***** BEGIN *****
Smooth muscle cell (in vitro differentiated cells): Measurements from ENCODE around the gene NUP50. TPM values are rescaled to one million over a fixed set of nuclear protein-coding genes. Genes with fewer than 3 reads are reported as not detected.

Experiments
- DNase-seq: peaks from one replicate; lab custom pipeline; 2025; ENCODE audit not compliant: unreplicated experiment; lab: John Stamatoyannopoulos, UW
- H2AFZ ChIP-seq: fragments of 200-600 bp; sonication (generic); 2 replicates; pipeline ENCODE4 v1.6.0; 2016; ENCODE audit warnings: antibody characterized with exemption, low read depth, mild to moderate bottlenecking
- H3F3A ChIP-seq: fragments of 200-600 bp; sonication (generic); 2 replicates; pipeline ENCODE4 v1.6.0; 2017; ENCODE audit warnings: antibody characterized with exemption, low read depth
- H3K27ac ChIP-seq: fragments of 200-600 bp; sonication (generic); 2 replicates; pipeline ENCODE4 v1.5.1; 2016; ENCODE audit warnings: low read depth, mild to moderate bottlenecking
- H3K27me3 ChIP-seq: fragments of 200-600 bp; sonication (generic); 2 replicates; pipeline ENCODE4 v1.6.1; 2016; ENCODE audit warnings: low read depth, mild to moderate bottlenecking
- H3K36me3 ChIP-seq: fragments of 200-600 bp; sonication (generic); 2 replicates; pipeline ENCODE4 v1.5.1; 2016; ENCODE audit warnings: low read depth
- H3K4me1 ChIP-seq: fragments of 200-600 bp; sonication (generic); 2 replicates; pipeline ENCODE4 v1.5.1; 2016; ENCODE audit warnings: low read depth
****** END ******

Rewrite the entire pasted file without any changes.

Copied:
Smooth muscle cell (in vitro differentiated cells): Measurements from ENCODE around the gene NUP50. TPM values are rescaled to one million over a fixed set of nuclear protein-coding genes. Genes with fewer than 3 reads are reported as not detected.

Experiments
- DNase-seq: peaks from one replicate; lab custom pipeline; 2025; ENCODE audit not compliant: unreplicated experiment; lab: John Stamatoyannopoulos, UW
- H2AFZ ChIP-seq: fragments of 200-600 bp; sonication (generic); 2 replicates; pipeline ENCODE4 v1.6.0; 2016; ENCODE audit warnings: antibody characterized with exemption, low read depth, mild to moderate bottlenecking
- H3F3A ChIP-seq: fragments of 200-600 bp; sonication (generic); 2 replicates; pipeline ENCODE4 v1.6.0; 2017; ENCODE audit warnings: antibody characterized with exemption, low read depth
- H3K27ac ChIP-seq: fragments of 200-600 bp; sonication (generic); 2 replicates; pipeline ENCODE4 v1.5.1; 2016; ENCODE audit warnings: low read depth, mild to moderate bottlenecking
- H3K27me3 ChIP-seq: fragments of 200-600 bp; sonication (generic); 2 replicates; pipeline ENCODE4 v1.6.1; 2016; ENCODE audit warnings: low read depth, mild to moderate bottlenecking
- H3K36me3 ChIP-seq: fragments of 200-600 bp; sonication (generic); 2 replicates; pipeline ENCODE4 v1.5.1; 2016; ENCODE audit warnings: low read depth
- H3K4me1 ChIP-seq: fragments of 200-600 bp; sonication (generic); 2 replicates; pipeline ENCODE4 v1.5.1; 2016; ENCODE audit warnings: low read depth